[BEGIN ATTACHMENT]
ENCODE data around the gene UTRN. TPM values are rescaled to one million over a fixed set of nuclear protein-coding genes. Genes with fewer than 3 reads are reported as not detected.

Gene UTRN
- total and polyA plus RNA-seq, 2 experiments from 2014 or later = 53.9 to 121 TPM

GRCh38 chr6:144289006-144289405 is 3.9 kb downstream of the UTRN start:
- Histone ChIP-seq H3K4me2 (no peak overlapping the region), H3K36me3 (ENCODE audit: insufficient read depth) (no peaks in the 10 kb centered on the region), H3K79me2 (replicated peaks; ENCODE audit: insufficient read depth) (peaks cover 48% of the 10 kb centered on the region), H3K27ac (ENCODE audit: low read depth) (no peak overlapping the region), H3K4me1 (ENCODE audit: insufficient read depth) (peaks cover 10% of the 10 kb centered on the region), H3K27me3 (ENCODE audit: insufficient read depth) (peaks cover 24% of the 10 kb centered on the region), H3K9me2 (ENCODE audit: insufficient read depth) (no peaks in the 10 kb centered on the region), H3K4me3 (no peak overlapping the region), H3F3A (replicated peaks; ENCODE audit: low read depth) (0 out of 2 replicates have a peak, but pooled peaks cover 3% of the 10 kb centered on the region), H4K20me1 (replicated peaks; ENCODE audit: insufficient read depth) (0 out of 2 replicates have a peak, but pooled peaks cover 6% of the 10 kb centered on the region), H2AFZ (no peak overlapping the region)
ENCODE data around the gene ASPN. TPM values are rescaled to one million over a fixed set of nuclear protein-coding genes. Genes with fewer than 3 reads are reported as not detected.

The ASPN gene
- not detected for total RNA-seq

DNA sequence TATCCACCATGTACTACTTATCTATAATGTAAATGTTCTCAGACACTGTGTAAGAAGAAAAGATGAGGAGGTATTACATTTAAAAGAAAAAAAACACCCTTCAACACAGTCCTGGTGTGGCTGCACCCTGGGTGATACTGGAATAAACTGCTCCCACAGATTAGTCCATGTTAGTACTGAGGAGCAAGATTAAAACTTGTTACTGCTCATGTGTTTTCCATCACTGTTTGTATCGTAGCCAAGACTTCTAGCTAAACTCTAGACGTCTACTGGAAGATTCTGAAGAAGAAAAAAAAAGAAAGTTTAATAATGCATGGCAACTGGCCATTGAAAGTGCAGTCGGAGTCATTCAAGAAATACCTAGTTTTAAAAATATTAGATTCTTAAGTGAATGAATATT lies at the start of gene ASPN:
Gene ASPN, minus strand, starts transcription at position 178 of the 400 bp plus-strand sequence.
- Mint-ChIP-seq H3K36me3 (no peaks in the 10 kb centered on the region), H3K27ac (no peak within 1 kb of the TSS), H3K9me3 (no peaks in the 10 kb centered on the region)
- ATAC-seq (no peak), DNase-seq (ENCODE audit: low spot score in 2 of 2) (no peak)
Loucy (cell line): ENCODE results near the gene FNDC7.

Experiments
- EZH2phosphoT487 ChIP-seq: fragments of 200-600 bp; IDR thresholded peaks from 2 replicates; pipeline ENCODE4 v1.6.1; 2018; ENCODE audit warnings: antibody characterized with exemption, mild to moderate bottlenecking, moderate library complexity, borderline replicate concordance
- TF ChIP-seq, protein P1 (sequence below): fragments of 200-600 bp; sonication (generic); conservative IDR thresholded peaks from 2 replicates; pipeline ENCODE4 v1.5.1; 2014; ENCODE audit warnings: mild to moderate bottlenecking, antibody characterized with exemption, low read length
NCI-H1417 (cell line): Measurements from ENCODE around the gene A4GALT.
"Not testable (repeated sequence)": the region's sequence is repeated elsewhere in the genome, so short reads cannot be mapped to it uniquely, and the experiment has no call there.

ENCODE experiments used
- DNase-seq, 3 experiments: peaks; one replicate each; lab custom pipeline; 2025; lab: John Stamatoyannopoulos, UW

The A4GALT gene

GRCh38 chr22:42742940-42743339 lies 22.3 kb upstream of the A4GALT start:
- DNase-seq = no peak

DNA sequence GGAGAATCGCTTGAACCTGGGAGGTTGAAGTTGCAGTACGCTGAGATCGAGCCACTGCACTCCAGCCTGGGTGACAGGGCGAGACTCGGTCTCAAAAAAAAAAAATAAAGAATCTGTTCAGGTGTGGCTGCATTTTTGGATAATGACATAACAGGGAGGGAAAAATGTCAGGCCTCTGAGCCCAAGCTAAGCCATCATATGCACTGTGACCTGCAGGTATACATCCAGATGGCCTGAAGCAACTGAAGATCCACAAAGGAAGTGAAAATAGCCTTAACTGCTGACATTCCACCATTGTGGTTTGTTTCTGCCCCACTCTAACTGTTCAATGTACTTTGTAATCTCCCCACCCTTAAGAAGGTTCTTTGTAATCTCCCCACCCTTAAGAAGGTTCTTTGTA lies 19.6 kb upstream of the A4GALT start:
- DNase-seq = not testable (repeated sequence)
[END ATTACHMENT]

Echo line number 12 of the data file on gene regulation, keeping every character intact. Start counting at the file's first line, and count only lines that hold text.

- ATAC-seq (no peak), DNase-seq (ENCODE audit: low spot score in 2 of 2) (no peak)